Friday January 15th


Stock futures slide as earnings season kicks off, Biden unveils $1.9 trillion stimulus plan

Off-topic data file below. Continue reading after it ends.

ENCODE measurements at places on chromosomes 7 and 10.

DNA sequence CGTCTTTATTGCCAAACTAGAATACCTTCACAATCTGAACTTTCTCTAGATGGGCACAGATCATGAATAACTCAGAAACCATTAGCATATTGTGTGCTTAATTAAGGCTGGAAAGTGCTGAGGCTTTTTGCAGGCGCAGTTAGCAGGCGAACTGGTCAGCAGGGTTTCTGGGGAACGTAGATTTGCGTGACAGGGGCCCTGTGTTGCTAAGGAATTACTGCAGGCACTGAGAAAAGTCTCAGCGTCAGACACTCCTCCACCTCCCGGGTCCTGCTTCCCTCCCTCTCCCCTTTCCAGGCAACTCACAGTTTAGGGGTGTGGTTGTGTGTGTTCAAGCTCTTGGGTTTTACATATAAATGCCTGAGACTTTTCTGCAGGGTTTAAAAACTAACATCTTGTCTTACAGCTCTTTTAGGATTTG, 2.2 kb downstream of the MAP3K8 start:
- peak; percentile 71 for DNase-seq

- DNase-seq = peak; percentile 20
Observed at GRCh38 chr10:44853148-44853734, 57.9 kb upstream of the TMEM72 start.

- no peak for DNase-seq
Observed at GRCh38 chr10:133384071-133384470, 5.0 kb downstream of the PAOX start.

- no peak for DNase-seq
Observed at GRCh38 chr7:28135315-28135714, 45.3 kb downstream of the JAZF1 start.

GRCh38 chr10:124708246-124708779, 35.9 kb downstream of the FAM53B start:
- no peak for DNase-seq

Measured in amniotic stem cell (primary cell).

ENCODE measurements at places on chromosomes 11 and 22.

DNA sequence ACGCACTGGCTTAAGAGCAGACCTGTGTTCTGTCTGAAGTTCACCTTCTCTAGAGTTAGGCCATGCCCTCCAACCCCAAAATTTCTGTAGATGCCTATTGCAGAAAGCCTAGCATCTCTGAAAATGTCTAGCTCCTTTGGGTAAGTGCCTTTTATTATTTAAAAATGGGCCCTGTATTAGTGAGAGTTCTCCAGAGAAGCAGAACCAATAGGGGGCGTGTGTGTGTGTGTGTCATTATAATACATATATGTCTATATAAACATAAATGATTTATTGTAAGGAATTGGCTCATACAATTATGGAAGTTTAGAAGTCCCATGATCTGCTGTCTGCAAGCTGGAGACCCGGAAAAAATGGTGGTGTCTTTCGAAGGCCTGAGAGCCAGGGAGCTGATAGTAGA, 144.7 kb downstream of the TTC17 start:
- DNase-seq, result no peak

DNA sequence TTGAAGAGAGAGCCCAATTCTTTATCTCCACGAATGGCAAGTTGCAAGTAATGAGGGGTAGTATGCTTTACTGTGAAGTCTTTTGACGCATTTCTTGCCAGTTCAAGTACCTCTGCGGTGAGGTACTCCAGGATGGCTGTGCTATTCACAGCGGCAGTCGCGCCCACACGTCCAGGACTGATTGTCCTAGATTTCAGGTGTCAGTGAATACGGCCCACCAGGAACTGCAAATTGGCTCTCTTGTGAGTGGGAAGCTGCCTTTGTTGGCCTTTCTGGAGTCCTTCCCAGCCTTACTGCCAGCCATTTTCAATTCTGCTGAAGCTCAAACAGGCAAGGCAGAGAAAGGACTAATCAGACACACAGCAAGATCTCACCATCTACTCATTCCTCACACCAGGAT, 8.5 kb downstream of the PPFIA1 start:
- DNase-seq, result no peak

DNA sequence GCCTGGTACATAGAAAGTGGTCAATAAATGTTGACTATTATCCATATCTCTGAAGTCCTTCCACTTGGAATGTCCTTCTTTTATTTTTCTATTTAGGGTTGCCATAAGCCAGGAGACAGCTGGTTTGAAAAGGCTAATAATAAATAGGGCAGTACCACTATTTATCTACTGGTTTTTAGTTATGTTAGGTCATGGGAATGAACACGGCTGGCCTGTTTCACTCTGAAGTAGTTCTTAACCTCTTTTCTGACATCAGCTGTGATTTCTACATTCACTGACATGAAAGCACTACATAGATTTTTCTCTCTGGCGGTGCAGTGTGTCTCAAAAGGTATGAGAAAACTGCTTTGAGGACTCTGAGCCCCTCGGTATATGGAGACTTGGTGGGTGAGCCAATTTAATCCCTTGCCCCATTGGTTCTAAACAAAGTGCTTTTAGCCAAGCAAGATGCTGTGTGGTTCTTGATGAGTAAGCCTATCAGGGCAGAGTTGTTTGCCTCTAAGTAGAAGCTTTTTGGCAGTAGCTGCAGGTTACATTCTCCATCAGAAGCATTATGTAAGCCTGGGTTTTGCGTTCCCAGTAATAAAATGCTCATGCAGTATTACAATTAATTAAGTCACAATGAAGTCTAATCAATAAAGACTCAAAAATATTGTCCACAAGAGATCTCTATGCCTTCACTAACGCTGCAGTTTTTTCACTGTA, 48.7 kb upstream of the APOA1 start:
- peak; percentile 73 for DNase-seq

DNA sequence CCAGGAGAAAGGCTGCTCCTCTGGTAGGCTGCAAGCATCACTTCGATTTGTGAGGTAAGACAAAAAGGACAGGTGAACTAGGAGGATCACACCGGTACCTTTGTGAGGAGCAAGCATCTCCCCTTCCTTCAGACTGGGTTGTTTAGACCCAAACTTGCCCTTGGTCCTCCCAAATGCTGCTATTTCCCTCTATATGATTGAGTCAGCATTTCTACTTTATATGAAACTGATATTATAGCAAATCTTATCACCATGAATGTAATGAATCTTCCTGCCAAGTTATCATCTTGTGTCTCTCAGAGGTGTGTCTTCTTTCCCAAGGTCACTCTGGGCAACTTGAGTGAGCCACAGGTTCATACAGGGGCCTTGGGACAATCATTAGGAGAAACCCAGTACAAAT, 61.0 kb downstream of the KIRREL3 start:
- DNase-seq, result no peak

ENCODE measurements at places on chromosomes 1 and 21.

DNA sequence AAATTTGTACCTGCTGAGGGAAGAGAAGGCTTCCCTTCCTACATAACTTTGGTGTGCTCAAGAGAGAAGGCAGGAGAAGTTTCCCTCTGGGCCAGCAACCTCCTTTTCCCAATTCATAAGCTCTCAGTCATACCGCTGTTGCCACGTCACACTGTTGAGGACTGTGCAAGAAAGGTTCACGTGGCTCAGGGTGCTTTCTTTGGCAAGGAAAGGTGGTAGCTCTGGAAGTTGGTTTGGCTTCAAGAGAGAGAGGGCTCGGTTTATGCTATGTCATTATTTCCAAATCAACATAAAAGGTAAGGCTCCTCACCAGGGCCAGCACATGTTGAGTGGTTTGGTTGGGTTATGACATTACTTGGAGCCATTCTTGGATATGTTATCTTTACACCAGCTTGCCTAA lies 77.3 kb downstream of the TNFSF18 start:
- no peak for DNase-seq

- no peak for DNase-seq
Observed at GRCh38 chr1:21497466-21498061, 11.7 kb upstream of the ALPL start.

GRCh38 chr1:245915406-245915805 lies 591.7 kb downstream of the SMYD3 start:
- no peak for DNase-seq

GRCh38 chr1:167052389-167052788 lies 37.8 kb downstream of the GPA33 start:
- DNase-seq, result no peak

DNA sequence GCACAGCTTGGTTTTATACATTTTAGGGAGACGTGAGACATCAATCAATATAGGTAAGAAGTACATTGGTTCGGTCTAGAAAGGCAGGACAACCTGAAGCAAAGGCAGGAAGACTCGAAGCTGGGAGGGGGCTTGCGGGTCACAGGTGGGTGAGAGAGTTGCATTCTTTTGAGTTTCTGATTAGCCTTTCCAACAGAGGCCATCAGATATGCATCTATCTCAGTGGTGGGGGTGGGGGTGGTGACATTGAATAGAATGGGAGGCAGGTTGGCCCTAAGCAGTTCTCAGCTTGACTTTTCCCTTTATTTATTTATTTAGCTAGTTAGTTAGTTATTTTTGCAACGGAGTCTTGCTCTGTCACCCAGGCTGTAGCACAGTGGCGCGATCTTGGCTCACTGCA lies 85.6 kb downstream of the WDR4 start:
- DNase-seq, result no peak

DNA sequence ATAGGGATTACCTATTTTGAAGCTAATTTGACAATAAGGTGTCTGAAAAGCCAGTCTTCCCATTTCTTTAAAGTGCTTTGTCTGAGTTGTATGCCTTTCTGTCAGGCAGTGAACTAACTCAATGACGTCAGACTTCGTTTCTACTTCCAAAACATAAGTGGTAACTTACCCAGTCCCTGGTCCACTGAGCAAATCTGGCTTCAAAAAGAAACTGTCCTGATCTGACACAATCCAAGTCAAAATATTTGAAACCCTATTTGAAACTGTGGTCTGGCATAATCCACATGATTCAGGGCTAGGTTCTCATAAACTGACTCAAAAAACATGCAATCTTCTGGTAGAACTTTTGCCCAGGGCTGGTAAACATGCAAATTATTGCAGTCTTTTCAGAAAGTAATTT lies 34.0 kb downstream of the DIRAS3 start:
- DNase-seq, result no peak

U.S. stock index futures fell on Friday as President-elect Joe Biden announced details of a $1.9 trillion stimulus plan and major banks got set to release their quarterly results, kicking off the earnings reporting season. Futures contracts tied to the Dow Jones Industrial Average fell 127 points or 0.4%. Futures for the S&P 500 shed 0.4%. Nasdaq 100 futures lost 0.3%. The market was expecting a sizable stimulus from Biden, with the S&P 500 up 9% in the last three months and rates on the rise. Biden’s proposal, called the American Rescue Plan, includes increasing the additional federal unemployment payments to $400 per week and extending them through September, direct payments to many Americans of $1,400, and extending the federal moratoriums on evictions and foreclosures through September. The plan also calls for $350 billion in aid to state and local governments, $70 billion for Covid testing and vaccination programs and raising the federal minimum wage to $15 per hour. “There is real pain overwhelming the real economy — the one where people rely on paychecks, not investments, to pay for their bills and their meals and their children’s needs,” Biden said during a speech in Delaware Thursday night. On Friday, investors will get fresh looks at major banks as Wells Fargo, Citigroup and JPMorgan Chase report their fourth-quarter earnings. JPMorgan was out first and the shares were slightly higher as the bank’s earnings topped expectations on solid trading and fewer credit losses than feared. Shares of Citigroup dipped in the premarket despite beating analysts’ estimates for profit. Both Citigroup and JPMorgan released cash reserves for loan losses. Savita Subramanian, Bank of America’s head of U.S. equity strategy, said on CNBC’s “Fast Money” that the additional government spending is part of the reason that the market leadership could shift from tech stocks to cyclical stocks in 2021. “We’ve got this petri dish where everything that was good for tech and secular growth is starting to change,” Subramanian said. The announcement comes after a quiet day on Wall Street, where the three major indexes finished with slight losses after tech stocks faded late in the session. Anticipation of the stimulus deal was reflected in other areas, however, as the more economy dependent Russell 2000 rose more than 2%. A third major relief bill has been widely expected in recent weeks, especially after the December labor market report saw the economy lose jobs and Democrats won two key Senate races in Georgia, giving Biden’s party narrow control of both houses of Congress. Another spending bill, focused on climate change and infrastructure among other initiatives, is expected to be introduced in February, according to senior Biden officials. It remains unclear whether Biden’s proposal will be welcomed in a sharply divided Congress. Though Democrats hold both houses, they will need to sway moderate members of their own party, such as West Virginia Sen. Joe Manchin, and some Republicans to increase spending. Democrats originally pushed for another multi-trillion package last year before agreeing to a $900 billion bill in December. There will also be new data on retail sales and inflation. Shares of Chinese smartphone maker Xiaomi plunged on Friday trade after U.S. President Donald Trump’s administration placed the firm on a blacklist of alleged Chinese military companies. By Friday’s close in Hong Kong, shares of Xiaomi listed in the city dived 10.26%. The broader Hang Seng Tech index also fell 1.35% to 8,775.54, while the benchmark Hang Seng index was 0.27% higher at 28,573.86. Elsewhere, shares in Asia-Pacific were mostly lower on Friday. South Korea’s Kospi led losses as it fell 2.03% to close at 3,085.90. Mainland Chinese stocks were mixed on the day: The Shanghai composite was little changed at 3,566.38 while the Shenzhen component dipped 0.255% to 15,031.70. In Japan, the Nikkei 225 shed 0.62% to close at 28,519.18 while the Topix index slipped 0.89% to finish its trading day at 1,856.61. Oil prices were lower on Friday as concerns about Chinese cities in lockdown due to coronavirus outbreaks tempered a rally driven by strong import data from the world’s biggest crude importer and U.S. plans for a large stimulus package. Brent was down 46 cents, or 0.8%, at $55.96 by 0544 GMT, after gaining 0.6% on Thursday. U.S. West Texas Intermediate crude was 29 cents, or 0.5%, lower at $53.28 a barrel, having risen more than 1% the previous session. Brent is heading for the first weekly decline in three weeks, while U.S. crude is on track for a third weekly gain. Gold rose on Friday on fresh coronavirus-led lockdowns in Europe and on dovish policy cues from the U.S. Federal Reserve. Spot gold was up 0.4% at $1,853.81 per ounce, putting it on course for a small weekly gain, while U.S. gold futures rose 0.1% to $1,853.80.